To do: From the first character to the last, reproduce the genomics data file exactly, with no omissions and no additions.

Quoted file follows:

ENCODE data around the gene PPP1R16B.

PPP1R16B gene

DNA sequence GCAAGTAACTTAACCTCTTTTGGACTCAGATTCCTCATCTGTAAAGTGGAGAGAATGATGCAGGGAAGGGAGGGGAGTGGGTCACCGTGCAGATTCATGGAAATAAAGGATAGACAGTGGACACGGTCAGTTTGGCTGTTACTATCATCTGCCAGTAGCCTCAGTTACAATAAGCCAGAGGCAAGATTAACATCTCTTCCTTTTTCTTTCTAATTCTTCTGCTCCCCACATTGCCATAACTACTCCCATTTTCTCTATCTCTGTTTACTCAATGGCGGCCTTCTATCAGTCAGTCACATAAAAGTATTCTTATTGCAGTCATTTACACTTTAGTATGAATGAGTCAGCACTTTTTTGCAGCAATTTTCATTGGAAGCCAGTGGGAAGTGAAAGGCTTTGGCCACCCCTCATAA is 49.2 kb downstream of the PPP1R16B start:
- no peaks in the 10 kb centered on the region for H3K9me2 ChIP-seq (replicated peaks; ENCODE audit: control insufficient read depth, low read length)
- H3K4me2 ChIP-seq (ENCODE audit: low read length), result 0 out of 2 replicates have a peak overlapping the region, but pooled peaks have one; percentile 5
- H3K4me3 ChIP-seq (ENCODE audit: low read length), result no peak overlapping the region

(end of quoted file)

ENCODE data around the gene PPP1R16B.

PPP1R16B gene

DNA sequence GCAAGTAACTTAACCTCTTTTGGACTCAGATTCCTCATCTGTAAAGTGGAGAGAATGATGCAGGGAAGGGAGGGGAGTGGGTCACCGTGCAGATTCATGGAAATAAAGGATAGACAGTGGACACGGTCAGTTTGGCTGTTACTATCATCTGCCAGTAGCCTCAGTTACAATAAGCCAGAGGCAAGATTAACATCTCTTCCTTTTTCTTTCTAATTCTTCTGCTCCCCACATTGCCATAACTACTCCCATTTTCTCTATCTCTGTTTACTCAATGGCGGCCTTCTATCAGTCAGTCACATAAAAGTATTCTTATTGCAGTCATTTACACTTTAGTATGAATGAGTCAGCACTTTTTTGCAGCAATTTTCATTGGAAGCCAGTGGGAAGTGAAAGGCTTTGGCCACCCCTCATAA is 49.2 kb downstream of the PPP1R16B start:
- no peaks in the 10 kb centered on the region for H3K9me2 ChIP-seq (replicated peaks; ENCODE audit: control insufficient read depth, low read length)
- H3K4me2 ChIP-seq (ENCODE audit: low read length), result 0 out of 2 replicates have a peak overlapping the region, but pooled peaks have one; percentile 5
- H3K4me3 ChIP-seq (ENCODE audit: low read length), result no peak overlapping the region